Q: How can I protect my back from injury this winter when I’m shovelling?
A: As the first snowstorm has recently arrived in the GTA, it’s time to think about how to minimize your risk of pain or injury, both of which are frequently underreported according to Statistics Canada.
Did you know that shovelling snow actually requires as much energy as running 15 kilometres an hour and that one shovelful of wet snow can weigh as much as 11 kilograms? Individuals commonly suffer shovelling injuries such as muscle fatigue, lower back pain, shoulder pain, spinal disc damage (herniation) and fractures. Heart attacks, exhaustion and hypothermia may also occur.
Tip for warming up
It is vital to stretch before, during and after shovelling. Cold muscles are more likely to strain than relaxed, warm muscles. Everyone should take the time to prepare their body for activity by stretching first. Ideally, hold each stretch for 15-20 seconds, and repeat three to six times. Don’t forget to repeat on the opposite side of your body. Areas to focus on are: your neck (right ear to right shoulder), upper body (right arm across chest, then pull gently on your elbow with your left hand), and lower back (lying on your back, pull your knees to your chest). Plus don’t forget your calf muscles, quadriceps and hamstrings!
Tips for shovelling
Before scooping up the snow, spray the shovel with a lubricant such as PAM or a silicone spray. This will prevent snow from sticking to the shovel. Avoid lifting by pushing the snow when possible. It’s always easier to face the snow you shovel. Bend your knees and throw the snow forward. This will help keep your back straight (aim for flexing less than 10 degrees). Lift with your legs, walk to where you want to dump the snow and throw forward. Avoid twisting your back or throwing snow above shoulder height. When dealing with heavy snow, always remove it layer by layer. When gripping the shovel, the hands should be a minimum of 12 inches apart. This will reduce strain by increasing leverage. Remember to avoid overloading the shovel.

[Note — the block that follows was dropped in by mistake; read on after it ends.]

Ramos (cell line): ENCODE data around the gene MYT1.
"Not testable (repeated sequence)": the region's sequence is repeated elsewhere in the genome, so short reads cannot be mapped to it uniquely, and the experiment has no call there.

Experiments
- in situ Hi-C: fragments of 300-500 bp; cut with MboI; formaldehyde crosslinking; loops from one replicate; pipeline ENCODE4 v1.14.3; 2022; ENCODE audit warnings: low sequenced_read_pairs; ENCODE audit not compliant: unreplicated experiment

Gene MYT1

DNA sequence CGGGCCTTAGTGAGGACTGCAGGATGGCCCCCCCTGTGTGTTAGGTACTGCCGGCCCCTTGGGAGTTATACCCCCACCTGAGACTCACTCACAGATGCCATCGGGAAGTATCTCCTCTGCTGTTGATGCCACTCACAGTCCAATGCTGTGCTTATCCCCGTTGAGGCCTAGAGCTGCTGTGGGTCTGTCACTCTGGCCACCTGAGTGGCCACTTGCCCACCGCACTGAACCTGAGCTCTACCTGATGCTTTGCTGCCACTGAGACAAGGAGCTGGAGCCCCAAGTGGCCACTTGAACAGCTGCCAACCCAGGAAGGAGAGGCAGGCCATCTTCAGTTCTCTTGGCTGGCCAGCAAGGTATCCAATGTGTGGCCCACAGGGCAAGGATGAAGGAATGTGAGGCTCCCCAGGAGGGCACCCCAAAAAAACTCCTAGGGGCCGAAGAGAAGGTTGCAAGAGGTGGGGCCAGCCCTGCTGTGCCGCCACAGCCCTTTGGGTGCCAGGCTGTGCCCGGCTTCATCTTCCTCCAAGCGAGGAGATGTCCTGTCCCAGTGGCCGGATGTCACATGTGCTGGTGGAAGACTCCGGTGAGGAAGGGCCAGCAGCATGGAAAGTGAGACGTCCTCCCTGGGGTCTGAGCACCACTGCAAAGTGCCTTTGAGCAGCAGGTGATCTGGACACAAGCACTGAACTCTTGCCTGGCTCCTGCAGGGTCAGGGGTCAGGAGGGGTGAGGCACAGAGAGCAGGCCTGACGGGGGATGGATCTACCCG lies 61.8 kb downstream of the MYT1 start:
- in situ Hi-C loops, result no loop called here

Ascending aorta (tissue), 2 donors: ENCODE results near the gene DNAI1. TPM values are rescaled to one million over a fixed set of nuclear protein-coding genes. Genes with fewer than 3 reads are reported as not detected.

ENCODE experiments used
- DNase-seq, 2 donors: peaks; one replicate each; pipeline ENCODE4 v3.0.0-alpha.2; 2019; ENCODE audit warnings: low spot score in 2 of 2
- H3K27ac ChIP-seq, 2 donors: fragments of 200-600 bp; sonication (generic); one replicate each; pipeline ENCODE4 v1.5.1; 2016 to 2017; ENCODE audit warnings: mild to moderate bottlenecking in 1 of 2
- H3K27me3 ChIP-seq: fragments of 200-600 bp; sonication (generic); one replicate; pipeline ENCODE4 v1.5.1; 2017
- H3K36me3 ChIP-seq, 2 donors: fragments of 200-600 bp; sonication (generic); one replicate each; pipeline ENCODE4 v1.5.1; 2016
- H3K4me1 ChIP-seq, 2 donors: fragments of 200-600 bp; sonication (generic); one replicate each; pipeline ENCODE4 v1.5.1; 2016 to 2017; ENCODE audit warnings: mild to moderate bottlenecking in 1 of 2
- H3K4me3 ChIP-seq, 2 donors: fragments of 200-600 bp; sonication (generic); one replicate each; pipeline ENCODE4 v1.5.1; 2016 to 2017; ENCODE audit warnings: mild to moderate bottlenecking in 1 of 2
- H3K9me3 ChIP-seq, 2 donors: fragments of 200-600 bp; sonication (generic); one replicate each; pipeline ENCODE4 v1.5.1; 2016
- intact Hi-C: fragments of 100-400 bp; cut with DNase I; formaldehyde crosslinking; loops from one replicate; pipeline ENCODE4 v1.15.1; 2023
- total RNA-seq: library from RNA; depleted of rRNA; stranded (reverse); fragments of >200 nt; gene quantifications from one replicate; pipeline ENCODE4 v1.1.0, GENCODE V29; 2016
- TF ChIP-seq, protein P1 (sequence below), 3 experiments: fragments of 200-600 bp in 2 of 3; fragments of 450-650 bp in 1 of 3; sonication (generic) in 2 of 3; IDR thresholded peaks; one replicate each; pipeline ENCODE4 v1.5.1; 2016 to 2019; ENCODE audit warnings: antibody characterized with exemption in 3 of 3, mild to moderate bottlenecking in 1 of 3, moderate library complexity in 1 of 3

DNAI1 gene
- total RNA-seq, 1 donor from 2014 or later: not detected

Use the right shovel for you
Researchers at Liberty Mutual Research Institute for Safety found that one can bend forward an average of 16 percent less when using a bent-shaft snow shovel compared to a straight-shaft shovel, reducing compressive and shear forces on the spine and reducing the load on the heart. Despite this fact, individuals using bent-shaft shovels risk shoulder and wrist injuries.
Metal shovels are durable but they are heavy, especially with a load of snow. Though plastic shovels don’t last as long, they are definitely easier to use. A ‘D’ handle grip made of fibreglass is ideal for grip and comfort and will last longer. Lastly, the size of the shovel should match the shoveller. A taller, heavier individual should use a larger blade and longer shaft than a shorter, lighter person.
For individuals who like the winter outdoors, snow shovelling is a great pastime and a good aerobic workout when performed correctly. It is important to take frequent breaks. Use these breaks as an opportunity to perform some standing back extensions, and to stay hydrated. Always remember to dress warmly. Breathable layers and wind proof fabric are recommended. Cover your head, as half of all body heat loss occurs through the neck and head. Mitts will keep your fingers warmer than gloves. Warm, non-slip footwear is ideal.
If you are not in good shape or have a health problem, please contact your physician before doing strenuous activity.
Aly J. Chunara, PT, is a Senior Physiotherapist at Cleveland Clinic Canada.